USDA: Milk prices softer in 2005

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WASHINGTON – Dairy markets in 2005 will be greatly affected by how long 2004 prices remain at record levels.

After low milk prices in both 2002 and 2003 and the peculiar set of circumstances leading to this year’s price recovery, farmers likely will be reluctant to start planning expansions.

More farmers leaving? Similarly, weaker producers may see any significant price decrease as a sign to leave dairying, particularly given the scheduled end of the Milk Income Loss Contracts at the end of September 2005.

A few months of high prices in 2004 probably would not alter the pattern of milk cow numbers much, particularly when dairy replacement supplies are tight, according to the USDA’s May 2004 outlook report.

On the other hand, an extended period of strong prices would tend to be viewed as a harbinger of more lasting price recovery.

Milk cow numbers are expected to continue to decline in 2005 but at a slower rate than in 2004.

More milk per cow. Milk per cow should post a relatively large increase in 2005, according to the USDA’s report.

The presumed return of normal availability of bovine somatotropin should quickly be seen in milk per cow gains.

Also, concentrate feed prices are projected to be somewhat lower than this year, leaving milk-feed price ratios no worse than slightly unfavorable.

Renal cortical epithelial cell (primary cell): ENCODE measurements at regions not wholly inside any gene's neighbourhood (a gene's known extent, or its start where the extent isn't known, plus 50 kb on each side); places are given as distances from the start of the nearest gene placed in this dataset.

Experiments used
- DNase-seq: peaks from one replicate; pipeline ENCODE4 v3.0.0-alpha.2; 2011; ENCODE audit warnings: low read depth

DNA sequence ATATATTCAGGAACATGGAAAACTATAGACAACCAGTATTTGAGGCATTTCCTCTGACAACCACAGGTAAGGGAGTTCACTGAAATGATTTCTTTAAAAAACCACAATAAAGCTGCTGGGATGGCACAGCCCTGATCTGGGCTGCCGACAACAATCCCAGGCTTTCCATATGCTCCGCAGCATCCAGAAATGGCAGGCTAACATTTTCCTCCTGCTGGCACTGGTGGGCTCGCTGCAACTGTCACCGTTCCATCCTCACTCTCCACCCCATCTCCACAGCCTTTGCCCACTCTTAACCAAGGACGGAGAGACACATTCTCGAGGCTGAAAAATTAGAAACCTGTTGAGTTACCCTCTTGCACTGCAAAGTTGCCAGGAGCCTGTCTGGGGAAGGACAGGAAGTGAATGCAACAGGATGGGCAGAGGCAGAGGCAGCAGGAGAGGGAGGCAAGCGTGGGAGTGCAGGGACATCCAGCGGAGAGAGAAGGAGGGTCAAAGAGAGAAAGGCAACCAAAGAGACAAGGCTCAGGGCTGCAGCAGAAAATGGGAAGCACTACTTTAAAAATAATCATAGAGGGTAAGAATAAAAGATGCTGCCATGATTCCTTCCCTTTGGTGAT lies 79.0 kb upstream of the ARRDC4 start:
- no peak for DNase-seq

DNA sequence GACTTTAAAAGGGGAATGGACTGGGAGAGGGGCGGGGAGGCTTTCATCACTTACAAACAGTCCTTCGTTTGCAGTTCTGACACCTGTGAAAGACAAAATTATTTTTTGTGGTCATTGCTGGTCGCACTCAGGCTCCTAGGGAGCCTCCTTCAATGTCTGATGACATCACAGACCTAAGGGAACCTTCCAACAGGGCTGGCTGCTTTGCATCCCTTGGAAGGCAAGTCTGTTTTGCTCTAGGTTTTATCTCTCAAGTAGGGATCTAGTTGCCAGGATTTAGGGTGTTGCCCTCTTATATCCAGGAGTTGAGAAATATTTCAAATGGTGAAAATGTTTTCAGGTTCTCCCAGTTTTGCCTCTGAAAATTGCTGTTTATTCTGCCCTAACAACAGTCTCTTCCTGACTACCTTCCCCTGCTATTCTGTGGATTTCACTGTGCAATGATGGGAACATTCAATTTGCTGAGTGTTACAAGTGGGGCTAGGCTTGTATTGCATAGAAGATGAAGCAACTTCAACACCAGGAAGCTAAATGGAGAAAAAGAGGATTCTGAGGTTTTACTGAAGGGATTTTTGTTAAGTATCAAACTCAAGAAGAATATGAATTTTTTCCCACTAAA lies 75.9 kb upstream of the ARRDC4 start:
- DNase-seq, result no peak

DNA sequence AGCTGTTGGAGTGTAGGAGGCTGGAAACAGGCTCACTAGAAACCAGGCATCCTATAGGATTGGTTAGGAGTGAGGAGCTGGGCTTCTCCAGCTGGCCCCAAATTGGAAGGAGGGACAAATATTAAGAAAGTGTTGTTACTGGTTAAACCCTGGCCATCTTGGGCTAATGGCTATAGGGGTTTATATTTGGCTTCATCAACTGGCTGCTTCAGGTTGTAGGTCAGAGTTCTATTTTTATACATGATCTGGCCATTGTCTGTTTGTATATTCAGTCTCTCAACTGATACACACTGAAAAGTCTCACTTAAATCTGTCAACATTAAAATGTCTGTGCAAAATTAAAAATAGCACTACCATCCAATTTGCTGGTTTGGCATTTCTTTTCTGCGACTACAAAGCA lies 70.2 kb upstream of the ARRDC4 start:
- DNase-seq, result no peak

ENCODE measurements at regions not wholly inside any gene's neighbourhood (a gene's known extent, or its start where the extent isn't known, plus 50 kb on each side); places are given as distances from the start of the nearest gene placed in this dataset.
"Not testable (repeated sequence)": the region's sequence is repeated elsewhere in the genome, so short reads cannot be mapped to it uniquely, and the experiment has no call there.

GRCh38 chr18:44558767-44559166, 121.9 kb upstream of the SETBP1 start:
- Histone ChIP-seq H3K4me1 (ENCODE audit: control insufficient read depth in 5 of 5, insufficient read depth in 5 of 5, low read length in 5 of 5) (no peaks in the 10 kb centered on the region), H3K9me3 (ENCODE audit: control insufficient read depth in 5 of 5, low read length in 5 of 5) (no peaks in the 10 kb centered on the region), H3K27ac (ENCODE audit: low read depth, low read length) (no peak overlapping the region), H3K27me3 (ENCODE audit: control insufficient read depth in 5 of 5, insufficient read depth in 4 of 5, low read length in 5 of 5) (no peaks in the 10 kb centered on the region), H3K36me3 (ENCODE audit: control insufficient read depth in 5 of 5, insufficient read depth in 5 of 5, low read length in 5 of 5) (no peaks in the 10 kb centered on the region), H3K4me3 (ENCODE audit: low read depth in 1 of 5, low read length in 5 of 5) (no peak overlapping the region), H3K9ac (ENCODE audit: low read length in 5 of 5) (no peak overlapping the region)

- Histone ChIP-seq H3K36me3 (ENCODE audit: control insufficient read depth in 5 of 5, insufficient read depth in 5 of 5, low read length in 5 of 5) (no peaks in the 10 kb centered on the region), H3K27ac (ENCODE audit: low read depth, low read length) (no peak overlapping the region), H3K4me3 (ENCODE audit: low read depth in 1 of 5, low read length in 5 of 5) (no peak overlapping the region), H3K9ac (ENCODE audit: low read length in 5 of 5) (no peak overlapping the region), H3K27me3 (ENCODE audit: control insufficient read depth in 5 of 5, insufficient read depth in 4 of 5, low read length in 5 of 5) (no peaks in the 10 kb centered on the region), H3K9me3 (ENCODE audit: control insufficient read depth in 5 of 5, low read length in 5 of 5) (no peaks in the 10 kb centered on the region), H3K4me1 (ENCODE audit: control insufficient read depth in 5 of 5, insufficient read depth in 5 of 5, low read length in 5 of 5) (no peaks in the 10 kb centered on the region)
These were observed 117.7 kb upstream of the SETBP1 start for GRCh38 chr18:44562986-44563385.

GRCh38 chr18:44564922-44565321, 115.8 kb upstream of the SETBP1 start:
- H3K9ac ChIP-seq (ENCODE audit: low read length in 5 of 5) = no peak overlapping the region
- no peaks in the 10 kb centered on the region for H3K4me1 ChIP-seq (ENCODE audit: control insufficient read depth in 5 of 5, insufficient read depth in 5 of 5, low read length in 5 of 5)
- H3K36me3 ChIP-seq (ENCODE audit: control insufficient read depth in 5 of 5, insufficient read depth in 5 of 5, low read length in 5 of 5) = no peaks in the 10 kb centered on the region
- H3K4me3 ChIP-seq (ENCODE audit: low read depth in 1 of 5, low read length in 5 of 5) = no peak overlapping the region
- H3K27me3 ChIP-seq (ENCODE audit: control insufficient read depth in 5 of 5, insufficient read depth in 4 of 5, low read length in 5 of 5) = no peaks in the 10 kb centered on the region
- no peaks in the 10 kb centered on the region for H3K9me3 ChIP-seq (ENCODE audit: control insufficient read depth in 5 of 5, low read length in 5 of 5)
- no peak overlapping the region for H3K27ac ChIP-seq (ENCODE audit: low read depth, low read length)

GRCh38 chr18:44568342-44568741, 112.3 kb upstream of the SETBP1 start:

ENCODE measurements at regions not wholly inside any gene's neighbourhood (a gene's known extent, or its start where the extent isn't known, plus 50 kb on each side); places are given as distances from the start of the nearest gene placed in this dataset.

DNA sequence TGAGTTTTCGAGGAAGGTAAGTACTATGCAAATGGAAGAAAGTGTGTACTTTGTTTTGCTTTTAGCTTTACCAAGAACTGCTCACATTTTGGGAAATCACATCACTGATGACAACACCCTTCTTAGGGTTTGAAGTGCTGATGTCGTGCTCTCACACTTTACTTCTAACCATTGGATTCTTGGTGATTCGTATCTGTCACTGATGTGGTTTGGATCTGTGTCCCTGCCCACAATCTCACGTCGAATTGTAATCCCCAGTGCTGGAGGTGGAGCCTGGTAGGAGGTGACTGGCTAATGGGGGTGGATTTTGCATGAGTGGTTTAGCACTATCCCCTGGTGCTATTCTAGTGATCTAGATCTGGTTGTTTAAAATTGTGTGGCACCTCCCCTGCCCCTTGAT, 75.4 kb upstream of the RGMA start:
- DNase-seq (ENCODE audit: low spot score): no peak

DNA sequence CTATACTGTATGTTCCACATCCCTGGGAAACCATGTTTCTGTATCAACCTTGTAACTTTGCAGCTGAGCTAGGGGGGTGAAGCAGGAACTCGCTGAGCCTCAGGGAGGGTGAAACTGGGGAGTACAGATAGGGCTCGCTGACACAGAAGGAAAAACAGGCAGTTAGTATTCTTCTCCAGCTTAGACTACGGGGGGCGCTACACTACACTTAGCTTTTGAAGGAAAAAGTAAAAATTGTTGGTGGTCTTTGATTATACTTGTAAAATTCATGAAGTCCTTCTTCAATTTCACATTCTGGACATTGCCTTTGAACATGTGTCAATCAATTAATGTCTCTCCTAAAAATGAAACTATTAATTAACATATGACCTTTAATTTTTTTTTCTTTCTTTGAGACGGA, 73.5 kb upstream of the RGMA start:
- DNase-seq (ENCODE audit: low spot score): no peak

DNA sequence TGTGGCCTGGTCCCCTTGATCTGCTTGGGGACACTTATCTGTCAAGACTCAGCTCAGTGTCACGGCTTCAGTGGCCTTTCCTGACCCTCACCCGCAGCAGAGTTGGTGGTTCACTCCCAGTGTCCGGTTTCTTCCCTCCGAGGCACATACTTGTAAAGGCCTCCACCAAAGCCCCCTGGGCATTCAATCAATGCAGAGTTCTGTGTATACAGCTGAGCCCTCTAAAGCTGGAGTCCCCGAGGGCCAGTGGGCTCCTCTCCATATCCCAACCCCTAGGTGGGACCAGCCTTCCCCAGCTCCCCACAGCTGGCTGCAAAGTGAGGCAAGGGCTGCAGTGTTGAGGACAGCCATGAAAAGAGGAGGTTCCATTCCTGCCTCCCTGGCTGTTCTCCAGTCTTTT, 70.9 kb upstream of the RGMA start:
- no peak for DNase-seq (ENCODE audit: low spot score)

Milk production is projected to rise 1 percent to 2 percent from 2004 on a daily average basis.

Demand stays strong. Even though there may be some negative carryover from 2004’s soaring prices, demand in 2005 is expected to be fairly strong.

Economic prospects are generally favorable, and consumer spending seems to be shifting back to stronger food expenditures, the USDA reports.

In addition, some commercial exports of nonfat dry milk are possible, at least in the first half.

Farm milk prices are expected to average $13-$14 per hundredweight in 2005, down sharply from this year but considerably higher than the low prices of 2002 and 2003.

If this year’s jump in cheese demand proves larger than now seen, the decrease in 2005 farm milk prices could easily be considerably smaller.

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